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10.3: Addition Polymerization - One + One + One + ... Gives One!

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  • Learning Objectives

    • Define addition polymerization.
    • Draw the structure of a polymer from its monomer.
    • Know the uses/applications of common polymers.

    Addition polymerization and condensation polymerization are two modes of polymerization reactions in the formation of polymers. In addition polymerization, the monomer molecules bond to each other without the loss of any other atoms. Addition polymers from alkene monomers or substituted alkene monomers are the biggest groups of polymers in this class. Ring opening polymerization can occur without the loss of any small molecules. Whereas, in condensation polymerization (Section 10.5) two different monomers combine with the loss of a small molecule, usually water. Most polyesters and polyamides (nylon) are in this class of polymers.

    Addition or chain-growth polymerization involves the rearrangement of bonds within the monomer in such a way that the monomers link up directly with each other:

    In order to make this happen, a chemically active molecule (called an initiator) is needed to start what is known as a chain reaction. The manufacture of polyethylene is a very common example of such a process. It employs a free-radical initiator that donates its unpaired electron to the monomer, making the latter highly reactive and able to form a bond with another monomer at this site.

    In theory, only a single chain-initiation process needs to take place, and the chain-propagation step then repeats itself indefinitely, but in practice multiple initiation steps are required, and eventually two radicals react (chain termination) to bring the polymerization to a halt.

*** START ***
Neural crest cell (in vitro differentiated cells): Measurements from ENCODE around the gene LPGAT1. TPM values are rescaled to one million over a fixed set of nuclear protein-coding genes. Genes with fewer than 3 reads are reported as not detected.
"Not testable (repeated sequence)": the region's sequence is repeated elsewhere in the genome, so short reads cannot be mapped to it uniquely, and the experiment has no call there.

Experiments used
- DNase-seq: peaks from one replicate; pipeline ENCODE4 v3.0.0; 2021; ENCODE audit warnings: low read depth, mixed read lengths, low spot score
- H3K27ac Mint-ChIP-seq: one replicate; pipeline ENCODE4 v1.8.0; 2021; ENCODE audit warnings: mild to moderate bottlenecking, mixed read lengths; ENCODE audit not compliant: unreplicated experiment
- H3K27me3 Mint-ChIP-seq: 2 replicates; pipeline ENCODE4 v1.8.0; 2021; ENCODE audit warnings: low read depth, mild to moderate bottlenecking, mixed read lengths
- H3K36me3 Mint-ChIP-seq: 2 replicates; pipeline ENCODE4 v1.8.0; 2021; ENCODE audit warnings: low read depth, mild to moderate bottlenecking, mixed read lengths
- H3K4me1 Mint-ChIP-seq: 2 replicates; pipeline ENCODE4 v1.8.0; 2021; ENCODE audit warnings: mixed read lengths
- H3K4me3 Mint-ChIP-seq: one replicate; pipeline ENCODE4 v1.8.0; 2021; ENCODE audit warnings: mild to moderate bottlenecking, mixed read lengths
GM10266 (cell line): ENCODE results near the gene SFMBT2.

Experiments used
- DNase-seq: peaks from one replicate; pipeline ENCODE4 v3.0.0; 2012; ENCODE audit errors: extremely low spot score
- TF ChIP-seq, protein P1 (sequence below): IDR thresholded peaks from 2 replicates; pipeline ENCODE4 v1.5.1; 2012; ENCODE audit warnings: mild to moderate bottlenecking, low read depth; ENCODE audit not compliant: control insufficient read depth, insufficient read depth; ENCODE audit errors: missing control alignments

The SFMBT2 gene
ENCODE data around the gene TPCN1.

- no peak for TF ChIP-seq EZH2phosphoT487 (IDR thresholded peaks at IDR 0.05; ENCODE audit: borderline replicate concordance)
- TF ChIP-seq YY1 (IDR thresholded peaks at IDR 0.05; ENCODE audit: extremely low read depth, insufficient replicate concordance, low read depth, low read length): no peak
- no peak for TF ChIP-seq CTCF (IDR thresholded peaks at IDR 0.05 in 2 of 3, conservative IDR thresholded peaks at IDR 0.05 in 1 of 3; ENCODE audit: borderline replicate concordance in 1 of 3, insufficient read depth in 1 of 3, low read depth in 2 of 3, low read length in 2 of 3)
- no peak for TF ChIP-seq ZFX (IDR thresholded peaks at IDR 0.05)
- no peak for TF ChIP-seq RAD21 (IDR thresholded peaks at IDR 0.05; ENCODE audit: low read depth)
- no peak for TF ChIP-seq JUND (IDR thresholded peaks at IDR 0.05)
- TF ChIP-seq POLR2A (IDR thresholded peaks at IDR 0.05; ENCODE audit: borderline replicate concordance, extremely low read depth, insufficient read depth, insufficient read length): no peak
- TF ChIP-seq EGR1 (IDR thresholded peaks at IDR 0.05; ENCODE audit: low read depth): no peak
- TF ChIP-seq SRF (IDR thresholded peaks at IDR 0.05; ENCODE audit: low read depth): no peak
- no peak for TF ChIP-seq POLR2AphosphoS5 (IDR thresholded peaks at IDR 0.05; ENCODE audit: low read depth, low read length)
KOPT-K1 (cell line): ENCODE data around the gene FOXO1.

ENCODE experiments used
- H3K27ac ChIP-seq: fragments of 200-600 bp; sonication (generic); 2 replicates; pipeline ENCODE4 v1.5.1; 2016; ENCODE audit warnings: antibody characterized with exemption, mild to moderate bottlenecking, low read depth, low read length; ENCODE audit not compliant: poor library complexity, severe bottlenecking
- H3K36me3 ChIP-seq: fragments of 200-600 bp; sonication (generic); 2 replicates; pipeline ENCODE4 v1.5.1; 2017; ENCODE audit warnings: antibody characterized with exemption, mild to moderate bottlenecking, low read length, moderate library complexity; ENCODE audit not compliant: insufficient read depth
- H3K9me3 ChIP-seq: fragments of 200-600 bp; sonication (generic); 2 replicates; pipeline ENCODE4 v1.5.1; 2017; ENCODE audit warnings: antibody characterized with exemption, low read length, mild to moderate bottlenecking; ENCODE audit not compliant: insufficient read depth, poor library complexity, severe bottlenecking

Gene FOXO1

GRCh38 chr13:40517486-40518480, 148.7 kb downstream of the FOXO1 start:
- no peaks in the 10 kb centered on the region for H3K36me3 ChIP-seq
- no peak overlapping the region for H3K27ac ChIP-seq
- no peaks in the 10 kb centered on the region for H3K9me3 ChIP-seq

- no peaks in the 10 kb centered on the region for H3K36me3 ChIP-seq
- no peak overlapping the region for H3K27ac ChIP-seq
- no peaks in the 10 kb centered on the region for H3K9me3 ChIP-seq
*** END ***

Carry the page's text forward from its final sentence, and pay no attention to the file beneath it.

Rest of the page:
As with all polymerizations, chains having a range of molecular weights are produced, and this range can be altered by controlling the pressure and temperature of the process.


    Polypropylene (PP), also known as polypropene, is a thermoplastic polymer used in a wide variety of applications. It is produced via chain-growth polymerization from the monomer propylene.Phillips Petroleum chemists J. Paul Hogan and Robert Banks first polymerized propylene in 1951. Propylene was first polymerized to a crystalline isotactic polymer by Giulio Natta as well as by the German chemist Karl Rehn in March 1954. Polypropylene is used alone or as a copolymer, usually with with ethylene. These polymers have an exceptionally wide range of uses — rope, binder covers, plastic bottles, staple yarns, non-woven fabrics, electric kettles. When uncolored, it is translucent but not transparent. Its resistance to fatigue makes it useful for food containers and their lids, and flip-top lids on bottled products such as ketchup.

    After polyethylene, polypropylene is the most profitable plastic with revenues expected to exceed US$145 billion by 2019. The sales of this material are forecast to grow at a rate of 5.8% per year until 2021. Polypropylene is produced by the chain-growth polymerization of propylene:



    Polystyrene was discovered in 1839 by Eduard Simon, an apothecary from Berlin. In 1941, Dow Chemical invented a Styrofoam process. Polystyrene is transparent but rather brittle, and yellows under uv light. Widely used for inexpensive packaging materials and "take-out trays", foam "packaging peanuts", CD cases, foam-walled drink cups, and other thin-walled and moldable parts.